Sorting is the process of placing elements from a collection in some kind of order. This suggests that sorting is an important area of study in computer science and sorting also provides instructive examples of how algorithms and data structures work together, and of how the correct choice of data structure can make dramatic improvements in execution speed and memory usage.

An understanding of **recursion** allows us to consider more sophisticated procedures for sorting, notably quick sort, one of the fastest sorting algorithms. An understanding of recursive algorithms also leads also to the recognition that data structures themselves can be recursive. This insight is illustrated through an analysis of the heap sort algorithm, in which a recursive data structure known as a **heap** is used for the purposes of sorting.

Suppose we have a collection, $C$, of items of data, (and we limit our discussion to dealing mostly with linear structures). Sorting $C$ means rearranging (reordering) its data items, based on an **ordering property** of each item, into ascending or descending order (and a reordering of a sequence has exactly the same items as the original sequence, but in a different order).

If it is sorted into ascending order then if item $A$ comes before item $B$ it must also be true that $A \leq B$, according to the particular ordering property we are using. If $C$ is sorted in descending order then we would have $A \geq B$.

A formal, mathematical statement of sorting in, say, *ascending order* would run as follows:

Given a sequence of $n$ items $(x1, x2, …, xn)$, find a reordering $(x'_1, x'_2, ..., x'_n)$ such that $x'_1 \leq x'_2 \leq ... \leq x'_n$.

This leads us into writing our specification for *ascending* sort:

Name: | Sort |
---|---|

Inputs: | A sequence of elements $C = \{c_1, c_2, c_3, ..., c_n\}$ |

Outputs: | A re-ordering of $C$: $C' = \{c'_1, c'_2, c'_3, ..., c'_n\}$ |

Preconditions: | All $c_i$ in $C$ must have the same ordering property |

Postcondition: | $c'_1\leq c'_2\leq c'_3\leq ... \leq c'_n$ |

and we continue, in general terms, but conduct our discussion in terms of ascending sort for simplicity.

To sort a small number of items, a complex sorting method may be more trouble than it is worth and the overhead may be too high – a simple, rough-and-ready, unsystematic method may suffice. We often refer to such simple strategies as **naive sorting** or **straight sorting** methods.

Sorting a large number of items can take a substantial amount of computing resources and the efficiency of a sorting algorithm becomes material, and every significant improvement can matter. Two different units of computation are commonly considered when measuring the complexity and evaluating the overall efficiency of a sorting algorithm:

*Comparison*, the most commonly used unit, where we determine if one item is larger or smaller than another; and*Swap*, if, during sorting, two values are found to be out of order, exchanging the positions of the two items is a swap. This exchange is costly.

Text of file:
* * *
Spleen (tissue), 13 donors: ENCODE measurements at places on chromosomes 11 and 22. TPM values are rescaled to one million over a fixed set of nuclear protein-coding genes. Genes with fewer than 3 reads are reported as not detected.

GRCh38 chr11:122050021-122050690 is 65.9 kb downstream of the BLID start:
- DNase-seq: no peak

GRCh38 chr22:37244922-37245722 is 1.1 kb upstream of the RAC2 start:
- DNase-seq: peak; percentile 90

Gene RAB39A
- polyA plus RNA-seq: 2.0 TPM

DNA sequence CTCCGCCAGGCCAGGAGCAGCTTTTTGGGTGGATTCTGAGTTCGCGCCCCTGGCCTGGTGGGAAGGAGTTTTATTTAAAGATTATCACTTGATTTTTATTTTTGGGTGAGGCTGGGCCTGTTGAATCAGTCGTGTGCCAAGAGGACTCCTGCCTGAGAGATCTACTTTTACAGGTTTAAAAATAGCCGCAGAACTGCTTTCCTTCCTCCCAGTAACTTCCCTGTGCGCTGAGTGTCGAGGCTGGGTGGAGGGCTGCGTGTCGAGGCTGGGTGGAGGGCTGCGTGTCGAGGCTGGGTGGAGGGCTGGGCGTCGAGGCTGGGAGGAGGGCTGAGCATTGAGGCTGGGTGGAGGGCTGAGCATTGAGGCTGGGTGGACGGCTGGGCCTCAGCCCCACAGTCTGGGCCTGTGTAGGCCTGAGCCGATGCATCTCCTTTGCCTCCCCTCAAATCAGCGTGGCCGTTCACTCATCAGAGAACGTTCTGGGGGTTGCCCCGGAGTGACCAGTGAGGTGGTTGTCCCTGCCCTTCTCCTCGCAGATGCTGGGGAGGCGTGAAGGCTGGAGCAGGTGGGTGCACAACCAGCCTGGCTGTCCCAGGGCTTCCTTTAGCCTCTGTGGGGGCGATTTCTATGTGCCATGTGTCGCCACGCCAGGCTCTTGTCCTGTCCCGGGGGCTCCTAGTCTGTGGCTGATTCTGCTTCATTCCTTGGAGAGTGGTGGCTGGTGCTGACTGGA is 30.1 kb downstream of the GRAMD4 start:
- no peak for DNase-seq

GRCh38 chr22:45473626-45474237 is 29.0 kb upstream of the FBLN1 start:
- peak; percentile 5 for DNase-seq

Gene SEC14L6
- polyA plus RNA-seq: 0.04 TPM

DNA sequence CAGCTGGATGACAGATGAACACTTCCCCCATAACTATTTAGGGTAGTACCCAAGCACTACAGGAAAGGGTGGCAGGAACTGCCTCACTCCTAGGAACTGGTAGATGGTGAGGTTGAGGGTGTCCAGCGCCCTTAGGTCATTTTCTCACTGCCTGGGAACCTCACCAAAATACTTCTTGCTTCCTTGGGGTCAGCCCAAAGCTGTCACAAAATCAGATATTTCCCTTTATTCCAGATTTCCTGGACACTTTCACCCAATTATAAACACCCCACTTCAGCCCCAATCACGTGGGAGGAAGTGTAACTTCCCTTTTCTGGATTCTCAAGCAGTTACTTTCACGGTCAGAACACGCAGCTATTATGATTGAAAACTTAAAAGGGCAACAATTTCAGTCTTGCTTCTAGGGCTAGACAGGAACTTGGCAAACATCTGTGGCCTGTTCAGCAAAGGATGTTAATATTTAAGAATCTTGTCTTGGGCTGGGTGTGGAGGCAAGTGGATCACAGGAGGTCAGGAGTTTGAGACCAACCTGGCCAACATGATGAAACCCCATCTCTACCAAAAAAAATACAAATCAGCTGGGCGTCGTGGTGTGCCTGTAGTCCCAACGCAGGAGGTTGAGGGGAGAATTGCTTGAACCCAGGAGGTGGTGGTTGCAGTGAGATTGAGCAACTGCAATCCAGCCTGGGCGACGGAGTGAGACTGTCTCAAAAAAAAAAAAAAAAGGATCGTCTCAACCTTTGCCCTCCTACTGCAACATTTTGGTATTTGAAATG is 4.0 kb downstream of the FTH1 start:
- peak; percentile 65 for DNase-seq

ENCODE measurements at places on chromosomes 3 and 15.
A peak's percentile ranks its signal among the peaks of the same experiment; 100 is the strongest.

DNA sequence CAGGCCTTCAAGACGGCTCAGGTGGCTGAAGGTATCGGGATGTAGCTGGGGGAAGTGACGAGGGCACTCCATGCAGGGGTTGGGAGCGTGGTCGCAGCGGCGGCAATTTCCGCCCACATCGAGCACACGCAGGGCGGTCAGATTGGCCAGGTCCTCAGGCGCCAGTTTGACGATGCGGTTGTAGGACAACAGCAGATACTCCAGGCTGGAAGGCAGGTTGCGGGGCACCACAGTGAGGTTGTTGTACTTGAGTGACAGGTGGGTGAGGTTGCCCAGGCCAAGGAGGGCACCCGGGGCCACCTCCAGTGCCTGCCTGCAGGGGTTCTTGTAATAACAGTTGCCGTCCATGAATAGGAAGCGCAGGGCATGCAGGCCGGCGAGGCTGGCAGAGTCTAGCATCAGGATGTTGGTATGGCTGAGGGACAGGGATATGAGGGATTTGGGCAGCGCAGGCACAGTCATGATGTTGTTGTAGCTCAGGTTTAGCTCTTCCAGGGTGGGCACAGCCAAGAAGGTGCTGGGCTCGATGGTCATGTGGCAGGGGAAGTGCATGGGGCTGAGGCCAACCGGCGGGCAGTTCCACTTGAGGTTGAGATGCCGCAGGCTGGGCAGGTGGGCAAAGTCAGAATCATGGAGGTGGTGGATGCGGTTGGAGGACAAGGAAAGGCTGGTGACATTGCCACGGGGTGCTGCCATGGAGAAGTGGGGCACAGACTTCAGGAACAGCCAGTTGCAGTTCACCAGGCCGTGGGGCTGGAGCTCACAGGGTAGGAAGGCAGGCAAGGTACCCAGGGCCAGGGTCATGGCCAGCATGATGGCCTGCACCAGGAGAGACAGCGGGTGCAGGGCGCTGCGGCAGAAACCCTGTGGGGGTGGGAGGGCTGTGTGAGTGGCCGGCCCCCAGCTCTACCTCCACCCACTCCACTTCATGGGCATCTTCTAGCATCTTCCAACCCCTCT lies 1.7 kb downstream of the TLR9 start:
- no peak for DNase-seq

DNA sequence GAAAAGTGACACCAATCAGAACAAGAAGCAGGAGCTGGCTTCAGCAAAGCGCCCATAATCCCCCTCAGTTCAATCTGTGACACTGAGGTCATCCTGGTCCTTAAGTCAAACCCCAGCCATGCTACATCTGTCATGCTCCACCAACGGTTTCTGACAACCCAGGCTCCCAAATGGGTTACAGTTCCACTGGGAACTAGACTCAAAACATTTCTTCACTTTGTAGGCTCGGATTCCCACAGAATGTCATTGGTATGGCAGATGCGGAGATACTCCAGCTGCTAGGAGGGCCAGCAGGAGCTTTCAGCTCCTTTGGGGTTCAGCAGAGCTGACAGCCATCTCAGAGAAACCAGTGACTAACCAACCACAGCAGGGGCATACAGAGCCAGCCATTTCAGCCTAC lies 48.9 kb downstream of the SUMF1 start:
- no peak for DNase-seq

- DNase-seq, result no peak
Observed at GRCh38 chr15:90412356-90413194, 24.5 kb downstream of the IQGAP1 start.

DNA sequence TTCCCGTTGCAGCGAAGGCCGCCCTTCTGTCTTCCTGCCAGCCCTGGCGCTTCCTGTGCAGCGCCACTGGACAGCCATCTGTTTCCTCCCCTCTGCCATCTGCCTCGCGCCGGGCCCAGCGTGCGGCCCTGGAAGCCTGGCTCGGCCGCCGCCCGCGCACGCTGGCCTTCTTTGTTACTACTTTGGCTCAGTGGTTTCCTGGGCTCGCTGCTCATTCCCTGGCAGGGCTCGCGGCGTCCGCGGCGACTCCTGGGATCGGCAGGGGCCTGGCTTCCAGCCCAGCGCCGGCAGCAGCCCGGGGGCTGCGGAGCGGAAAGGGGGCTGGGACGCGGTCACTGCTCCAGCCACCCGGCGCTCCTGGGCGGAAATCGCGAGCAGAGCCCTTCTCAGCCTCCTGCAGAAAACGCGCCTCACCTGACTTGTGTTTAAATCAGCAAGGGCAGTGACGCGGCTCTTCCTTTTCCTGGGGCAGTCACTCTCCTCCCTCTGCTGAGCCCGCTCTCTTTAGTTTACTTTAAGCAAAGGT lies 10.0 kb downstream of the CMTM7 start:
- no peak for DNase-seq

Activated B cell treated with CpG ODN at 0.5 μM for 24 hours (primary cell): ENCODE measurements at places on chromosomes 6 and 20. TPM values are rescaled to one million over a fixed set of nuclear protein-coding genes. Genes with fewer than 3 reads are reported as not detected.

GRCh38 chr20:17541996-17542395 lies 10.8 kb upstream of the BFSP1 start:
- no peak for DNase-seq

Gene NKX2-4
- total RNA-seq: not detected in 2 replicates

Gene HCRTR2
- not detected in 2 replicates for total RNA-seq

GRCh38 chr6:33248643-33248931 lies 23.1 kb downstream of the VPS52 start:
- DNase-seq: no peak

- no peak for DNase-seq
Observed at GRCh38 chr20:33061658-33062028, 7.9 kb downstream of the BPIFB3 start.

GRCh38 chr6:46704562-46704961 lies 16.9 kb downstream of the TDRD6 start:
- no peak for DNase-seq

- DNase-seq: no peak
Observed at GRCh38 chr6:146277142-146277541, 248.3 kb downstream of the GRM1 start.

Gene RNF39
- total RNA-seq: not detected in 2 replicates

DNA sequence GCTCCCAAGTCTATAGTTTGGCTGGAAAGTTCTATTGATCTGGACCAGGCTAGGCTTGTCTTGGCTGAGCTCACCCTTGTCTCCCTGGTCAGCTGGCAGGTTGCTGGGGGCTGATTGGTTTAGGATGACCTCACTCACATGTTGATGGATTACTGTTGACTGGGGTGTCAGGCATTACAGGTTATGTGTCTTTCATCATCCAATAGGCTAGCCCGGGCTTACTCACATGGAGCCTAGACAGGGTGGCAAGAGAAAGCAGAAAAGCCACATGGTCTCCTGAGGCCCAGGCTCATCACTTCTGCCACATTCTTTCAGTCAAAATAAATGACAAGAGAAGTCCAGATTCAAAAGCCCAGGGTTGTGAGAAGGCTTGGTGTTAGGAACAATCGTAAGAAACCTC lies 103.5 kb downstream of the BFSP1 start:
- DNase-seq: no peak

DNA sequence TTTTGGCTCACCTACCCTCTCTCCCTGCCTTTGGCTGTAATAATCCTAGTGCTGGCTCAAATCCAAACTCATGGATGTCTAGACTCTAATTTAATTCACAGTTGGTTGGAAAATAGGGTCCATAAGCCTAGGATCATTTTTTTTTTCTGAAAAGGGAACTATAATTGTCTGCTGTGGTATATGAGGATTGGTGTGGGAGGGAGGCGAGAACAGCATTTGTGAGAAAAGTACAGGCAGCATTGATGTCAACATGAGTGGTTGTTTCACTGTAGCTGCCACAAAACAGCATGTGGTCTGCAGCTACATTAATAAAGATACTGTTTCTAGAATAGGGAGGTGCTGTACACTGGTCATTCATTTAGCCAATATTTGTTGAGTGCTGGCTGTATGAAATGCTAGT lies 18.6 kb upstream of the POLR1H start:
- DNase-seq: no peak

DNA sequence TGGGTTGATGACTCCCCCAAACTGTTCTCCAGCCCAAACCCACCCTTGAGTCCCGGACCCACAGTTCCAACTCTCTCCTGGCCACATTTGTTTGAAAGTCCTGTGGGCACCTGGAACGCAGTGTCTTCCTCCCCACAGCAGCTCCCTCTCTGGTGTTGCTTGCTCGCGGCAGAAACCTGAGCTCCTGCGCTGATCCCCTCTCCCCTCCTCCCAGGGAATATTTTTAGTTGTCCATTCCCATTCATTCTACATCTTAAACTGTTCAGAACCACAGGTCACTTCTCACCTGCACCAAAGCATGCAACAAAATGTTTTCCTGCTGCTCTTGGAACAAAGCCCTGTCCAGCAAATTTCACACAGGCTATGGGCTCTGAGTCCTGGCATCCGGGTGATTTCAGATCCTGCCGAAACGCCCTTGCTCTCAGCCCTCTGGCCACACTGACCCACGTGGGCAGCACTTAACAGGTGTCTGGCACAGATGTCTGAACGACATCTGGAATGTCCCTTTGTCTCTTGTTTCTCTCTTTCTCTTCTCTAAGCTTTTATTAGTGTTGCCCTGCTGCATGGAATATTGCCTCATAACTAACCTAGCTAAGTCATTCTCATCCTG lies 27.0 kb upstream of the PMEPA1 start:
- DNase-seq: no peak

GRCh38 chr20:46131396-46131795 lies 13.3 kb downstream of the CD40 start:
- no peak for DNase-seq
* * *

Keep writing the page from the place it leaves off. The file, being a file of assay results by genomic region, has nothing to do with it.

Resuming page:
This algorithm iterates several times over the list. On the first pass it ‘bubbles’ the largest item up to its correct place, through a series of swaps. On the next pass it does the same with the next largest item, and so on, but the length of the section of the sequence over which further comparisons and swaps are made are reduced by 1 containing comparison to the unsorted portion. In this way, the items at the end, which are in their correct positions, no long need to be compared (as they have been sorted).

```
In [23]:
```def bubbleSort(alist):
for passnum in range(len(alist)-1,0,-1):
for i in range(passnum):
if alist[i]>alist[i+1]:
temp = alist[i]
alist[i] = alist[i+1]
alist[i+1] = temp
# print(alist) TO SEE EACH STEP
# Note the use of three-step assignment rather than simulatenous assignment, i.e. a, b = b, a.
alist = [54,26,93,17,77,31,44,55,20]
bubbleSort(alist)
print(alist)

```
```

The next piece of code shows this modification, which is often referred to as the **short bubble**.

```
In [24]:
```def shortBubbleSort(alist):
exchanges = True
passnum = len(alist)-1
while passnum > 0 and exchanges:
exchanges = False
for i in range(passnum):
if alist[i]>alist[i+1]:
exchanges = True
temp = alist[i]
alist[i] = alist[i+1]
alist[i+1] = temp
# print(alist)
passnum = passnum-1
alist=[20,30,40,90,50,60,70,80,100,110]
shortBubbleSort(alist)
print(alist)

```
```

**the hares and the tortoises**:

The item 99 (a hare), located at the beginning of the list, makes its way speedily up to its place at the end. By contrast, 1 (a tortoise) is situated at the end of the list and crawls down to its correct place at the beginning with tortuous slowness.

In bubble sort, once the largest item in the sequence is encountered, it moves to its place at the end in a single pass. Larger items near the beginning of the sequence are the hares and are quickly swapped up to the end in this way. Smaller items near the end of the sequence are the tortoises, which trudge down to their places at the beginning only after all n − 1 iterations have occurred.

As with any algorithm, the actual input data that bubble sort is working on may seriously affect its performance. A worst-case scenario for bubble sort is that in which the input list it is given is already sorted, but in reverse order. In such a reverse-sorted list, tortoises will predominate.

Can anything be done about this? Many have tried, and the bubble sort algorithm has been subjected to many tweaks over the years; but analysis shows that the bubble sort and its minor improvements are inferior to both the **insertion** and the **selection sorts**; and in fact the bubblesort has hardly anything to recommend it except its catchy name.

```
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#### Bubble Sort
```